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April 04, 2000 - Image 5

Resource type:
The Michigan Daily, 2000-04-04

Disclaimer: Computer generated plain text may have errors. Read more about this.

,pen your 'Eyes'
(Jo tonight to the Michigan Theater to
see Kubrick's final film "Eyes Wide
Shut," starring Nicole Kidman and
Torn Cruise. At 7 p.m.


APRIL 4, 2000


tatest cartoon flick a 'Road' paved with mediocrity

By David Victor -'
Daily Arts Writer
I'd like to think that even as a col-
lege student, I can still enjoy kid-ori-
ented movies like "The Road to El
They're goofy
; and usually
The Road t fun. And I'll
El Dorad admit, there are
Grade: C some good jokes
and some funny
At Briarwood. Quality 16 moments. Also,
& Sh'owcase the animation is
enjoyable to
watch. However,
as a (supposed)
adult, glaring
historic fallacies
and sappy songs drag the film down
into mediocrity.
The story centers upon two
Spanish vagabonds, Tulio and
Miguel. They come across a map that
supposedly leads to the legendary

city of El Dorado. After accidentally
stowing aboard the great conquista-
dor Cortez's ship, they find them-
selves on, well, the road to El
Dorado. Joined by various wacky
animal companions, they escape
death at every turn, and hilarity
First, the good stuff. The imagery
in this film is top notch. Granted, this
isn't Disney, but Dreamworks SKG,
the company behind "El Dorado,"
has come through as a top animation
house. Character motions are realis-
tic, the scenery is alive and vibrant,
and computer effects seamlessly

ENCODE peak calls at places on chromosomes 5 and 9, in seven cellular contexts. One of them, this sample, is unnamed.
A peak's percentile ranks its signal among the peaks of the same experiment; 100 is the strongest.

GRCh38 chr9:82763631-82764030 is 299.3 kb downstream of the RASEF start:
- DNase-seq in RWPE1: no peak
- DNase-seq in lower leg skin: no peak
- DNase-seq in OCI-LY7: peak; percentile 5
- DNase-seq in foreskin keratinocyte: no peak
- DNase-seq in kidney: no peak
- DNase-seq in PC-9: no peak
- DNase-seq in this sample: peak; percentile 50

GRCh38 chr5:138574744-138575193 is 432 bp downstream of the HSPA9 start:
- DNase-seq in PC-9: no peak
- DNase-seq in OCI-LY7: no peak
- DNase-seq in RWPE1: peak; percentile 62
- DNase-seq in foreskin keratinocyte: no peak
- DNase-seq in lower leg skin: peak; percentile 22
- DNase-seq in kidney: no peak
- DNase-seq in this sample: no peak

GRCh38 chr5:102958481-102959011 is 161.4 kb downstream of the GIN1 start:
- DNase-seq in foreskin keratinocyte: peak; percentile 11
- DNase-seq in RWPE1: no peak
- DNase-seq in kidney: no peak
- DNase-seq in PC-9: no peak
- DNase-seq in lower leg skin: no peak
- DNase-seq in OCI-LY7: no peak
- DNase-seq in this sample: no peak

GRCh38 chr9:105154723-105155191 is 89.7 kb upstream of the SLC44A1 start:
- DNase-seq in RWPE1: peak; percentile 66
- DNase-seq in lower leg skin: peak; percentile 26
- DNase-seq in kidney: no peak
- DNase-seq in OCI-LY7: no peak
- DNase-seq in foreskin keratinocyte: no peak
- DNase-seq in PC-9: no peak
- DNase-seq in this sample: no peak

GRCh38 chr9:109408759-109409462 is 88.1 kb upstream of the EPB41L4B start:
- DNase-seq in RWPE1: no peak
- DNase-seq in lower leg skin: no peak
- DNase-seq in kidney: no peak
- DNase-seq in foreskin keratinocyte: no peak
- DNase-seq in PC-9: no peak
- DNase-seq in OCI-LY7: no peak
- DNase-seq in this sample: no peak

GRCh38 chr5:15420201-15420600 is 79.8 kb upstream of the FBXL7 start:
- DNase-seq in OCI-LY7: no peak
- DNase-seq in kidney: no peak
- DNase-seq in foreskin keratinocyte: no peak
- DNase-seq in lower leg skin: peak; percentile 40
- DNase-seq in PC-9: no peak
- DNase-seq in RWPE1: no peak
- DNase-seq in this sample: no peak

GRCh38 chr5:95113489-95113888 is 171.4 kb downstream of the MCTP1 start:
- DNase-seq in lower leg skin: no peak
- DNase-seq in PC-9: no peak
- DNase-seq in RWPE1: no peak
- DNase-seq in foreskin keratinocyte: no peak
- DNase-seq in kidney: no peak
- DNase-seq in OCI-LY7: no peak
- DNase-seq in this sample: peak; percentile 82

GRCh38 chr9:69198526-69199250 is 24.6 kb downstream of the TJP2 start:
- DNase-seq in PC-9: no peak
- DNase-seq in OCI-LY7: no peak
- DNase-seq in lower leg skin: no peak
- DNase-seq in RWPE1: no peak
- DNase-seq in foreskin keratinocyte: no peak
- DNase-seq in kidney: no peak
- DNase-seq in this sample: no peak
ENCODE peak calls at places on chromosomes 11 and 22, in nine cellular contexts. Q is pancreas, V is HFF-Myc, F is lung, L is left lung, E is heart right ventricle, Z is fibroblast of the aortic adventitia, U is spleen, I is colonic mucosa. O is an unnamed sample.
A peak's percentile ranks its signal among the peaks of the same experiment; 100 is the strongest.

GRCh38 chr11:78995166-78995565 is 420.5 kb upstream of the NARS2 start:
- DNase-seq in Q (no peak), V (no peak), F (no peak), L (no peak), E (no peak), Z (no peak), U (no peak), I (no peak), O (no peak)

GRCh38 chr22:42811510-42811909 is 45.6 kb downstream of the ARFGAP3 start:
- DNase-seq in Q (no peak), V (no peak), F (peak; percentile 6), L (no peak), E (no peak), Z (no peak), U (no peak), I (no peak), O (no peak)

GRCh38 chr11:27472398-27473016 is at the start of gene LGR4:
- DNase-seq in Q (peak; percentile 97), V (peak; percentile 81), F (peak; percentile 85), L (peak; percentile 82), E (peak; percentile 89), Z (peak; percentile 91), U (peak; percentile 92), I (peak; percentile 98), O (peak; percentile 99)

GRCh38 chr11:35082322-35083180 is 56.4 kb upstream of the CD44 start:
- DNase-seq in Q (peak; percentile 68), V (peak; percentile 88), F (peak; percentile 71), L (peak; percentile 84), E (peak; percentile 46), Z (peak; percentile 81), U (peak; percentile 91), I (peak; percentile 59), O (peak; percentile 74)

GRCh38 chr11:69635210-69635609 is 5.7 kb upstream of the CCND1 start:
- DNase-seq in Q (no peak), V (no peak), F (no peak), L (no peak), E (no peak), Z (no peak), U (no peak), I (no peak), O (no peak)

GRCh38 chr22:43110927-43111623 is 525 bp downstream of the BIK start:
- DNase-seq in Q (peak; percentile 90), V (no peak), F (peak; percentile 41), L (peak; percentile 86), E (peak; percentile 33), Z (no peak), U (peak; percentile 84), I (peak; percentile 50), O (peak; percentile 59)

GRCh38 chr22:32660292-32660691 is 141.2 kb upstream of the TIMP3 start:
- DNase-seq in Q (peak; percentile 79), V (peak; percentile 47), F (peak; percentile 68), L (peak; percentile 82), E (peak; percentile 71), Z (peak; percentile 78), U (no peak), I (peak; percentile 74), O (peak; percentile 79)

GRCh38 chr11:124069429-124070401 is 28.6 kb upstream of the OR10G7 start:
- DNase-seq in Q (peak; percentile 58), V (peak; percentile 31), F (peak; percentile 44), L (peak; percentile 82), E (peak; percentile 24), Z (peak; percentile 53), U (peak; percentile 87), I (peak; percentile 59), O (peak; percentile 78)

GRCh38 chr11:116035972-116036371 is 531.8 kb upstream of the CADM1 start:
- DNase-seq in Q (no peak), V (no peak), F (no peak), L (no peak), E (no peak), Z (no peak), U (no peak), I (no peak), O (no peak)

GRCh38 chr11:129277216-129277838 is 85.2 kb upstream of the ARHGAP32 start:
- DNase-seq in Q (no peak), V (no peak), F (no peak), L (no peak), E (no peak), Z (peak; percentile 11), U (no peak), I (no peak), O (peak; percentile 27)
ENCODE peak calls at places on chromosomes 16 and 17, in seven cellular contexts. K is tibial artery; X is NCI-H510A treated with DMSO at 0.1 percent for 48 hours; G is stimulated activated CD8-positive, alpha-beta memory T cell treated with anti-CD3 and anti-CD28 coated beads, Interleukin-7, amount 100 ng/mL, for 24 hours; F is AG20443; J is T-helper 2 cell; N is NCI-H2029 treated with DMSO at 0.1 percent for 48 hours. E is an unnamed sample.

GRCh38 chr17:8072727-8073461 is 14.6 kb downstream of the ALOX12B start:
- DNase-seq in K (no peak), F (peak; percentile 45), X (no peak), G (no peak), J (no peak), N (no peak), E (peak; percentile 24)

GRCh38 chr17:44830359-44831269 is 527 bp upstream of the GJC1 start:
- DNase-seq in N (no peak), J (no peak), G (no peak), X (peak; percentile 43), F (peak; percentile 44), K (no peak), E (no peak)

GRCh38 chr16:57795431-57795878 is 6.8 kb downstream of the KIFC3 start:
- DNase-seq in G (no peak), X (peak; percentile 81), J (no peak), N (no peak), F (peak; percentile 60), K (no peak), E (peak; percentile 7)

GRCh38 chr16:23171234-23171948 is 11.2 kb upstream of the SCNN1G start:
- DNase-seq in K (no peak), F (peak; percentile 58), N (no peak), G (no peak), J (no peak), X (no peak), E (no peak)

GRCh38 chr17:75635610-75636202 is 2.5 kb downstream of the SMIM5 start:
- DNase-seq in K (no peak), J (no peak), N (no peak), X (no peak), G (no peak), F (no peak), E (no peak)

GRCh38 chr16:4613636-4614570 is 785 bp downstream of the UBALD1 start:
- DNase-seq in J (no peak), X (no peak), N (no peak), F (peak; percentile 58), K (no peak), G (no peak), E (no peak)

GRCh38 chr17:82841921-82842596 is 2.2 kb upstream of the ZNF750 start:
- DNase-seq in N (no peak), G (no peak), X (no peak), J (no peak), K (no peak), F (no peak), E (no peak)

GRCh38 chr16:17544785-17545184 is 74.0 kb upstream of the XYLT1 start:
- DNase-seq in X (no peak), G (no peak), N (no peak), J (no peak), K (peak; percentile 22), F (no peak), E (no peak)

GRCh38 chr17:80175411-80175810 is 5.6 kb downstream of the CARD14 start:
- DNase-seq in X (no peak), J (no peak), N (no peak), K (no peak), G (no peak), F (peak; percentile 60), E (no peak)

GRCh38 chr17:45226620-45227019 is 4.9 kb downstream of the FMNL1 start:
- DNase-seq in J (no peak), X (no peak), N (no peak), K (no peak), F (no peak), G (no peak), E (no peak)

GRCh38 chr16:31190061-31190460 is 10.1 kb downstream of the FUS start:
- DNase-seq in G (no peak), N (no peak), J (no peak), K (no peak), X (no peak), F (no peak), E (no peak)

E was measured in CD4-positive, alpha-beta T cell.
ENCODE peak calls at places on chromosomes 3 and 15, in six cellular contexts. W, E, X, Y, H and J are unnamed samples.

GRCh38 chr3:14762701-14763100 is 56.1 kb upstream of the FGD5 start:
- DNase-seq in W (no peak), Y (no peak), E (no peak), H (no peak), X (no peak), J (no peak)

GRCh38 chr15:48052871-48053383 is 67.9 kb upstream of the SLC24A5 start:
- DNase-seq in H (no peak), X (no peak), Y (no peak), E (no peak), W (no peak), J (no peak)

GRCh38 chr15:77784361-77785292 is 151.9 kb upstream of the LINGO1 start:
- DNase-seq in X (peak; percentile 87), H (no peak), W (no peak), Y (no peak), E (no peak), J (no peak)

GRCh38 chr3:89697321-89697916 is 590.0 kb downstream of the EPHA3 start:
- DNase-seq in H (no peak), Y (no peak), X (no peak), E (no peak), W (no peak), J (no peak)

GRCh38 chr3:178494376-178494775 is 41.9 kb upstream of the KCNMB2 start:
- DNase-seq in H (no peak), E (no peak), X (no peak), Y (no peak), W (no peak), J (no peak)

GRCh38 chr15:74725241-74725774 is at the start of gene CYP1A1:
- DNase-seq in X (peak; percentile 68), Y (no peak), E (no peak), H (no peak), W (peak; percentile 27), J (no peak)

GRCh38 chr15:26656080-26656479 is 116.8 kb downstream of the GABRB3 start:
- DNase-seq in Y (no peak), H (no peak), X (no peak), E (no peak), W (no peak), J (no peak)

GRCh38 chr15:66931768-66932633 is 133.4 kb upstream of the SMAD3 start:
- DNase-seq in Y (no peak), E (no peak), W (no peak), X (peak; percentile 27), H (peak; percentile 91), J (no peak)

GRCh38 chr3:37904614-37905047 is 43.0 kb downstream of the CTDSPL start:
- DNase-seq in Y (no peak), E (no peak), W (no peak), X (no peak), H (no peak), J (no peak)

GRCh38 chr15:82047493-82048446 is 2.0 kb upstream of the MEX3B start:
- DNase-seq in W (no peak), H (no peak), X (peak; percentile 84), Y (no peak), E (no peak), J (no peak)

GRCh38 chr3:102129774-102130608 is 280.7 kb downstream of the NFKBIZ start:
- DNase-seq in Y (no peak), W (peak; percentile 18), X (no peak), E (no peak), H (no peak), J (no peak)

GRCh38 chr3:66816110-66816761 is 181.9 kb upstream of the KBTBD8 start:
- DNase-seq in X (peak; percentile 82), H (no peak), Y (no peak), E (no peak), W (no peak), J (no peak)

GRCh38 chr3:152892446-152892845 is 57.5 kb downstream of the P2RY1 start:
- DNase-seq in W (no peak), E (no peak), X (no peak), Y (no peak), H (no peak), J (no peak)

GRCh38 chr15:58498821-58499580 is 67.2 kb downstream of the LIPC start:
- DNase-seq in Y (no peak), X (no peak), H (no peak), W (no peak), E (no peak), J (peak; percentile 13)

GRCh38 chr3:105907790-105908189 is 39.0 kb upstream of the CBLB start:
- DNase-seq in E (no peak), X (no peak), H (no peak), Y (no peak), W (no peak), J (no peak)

enhance the visual presentation. The
jungle scenes looks as humid and
dense as in real life, The designs of
the city of gold evoke a great
Mayan/Aztec/ncan motif never seen
before in popular animation.
Also, the two main characters, Miguel
and Tulio, have a great rapport. Voiced
by Kenneth Branagh and Kevin Kline
respectively, the two banter back and
forth well, and even though a few jokes
fall flat, overall they are very entertain-

Jungle fever, indeed.
Even though the film contains great
animations and characters, too many
details made this film hard to enjoy,
especially for a college student. First
of all, everyone in the film speaks
the King's English. From Cortez to
the great priest, Tzekel-Kan, no lan-
guage barriers interfere with the
film. Granted, kids don't want to
read subtitles or deal with Aztec
dialects. However, I would have liked
to see the people of El Dorado speak
a native tongue, at least at first. With
culturally bland films like "El
Dorado," it seems as if we're training
a generation to think everyone in the
world has always spoken English.
With the Asian "Mulan," the Greco-
Roman "Hercules," and now, the
South American "El Dorado," it
would be refreshing to see an ani-
mated film with some subtitles for
The plot also lacks punch. With a
title like "The Road to El Dorado,"
one thinks of an adventure in search
of a lost city: Sorry to ruin it for you,

but they find the lost city of gold in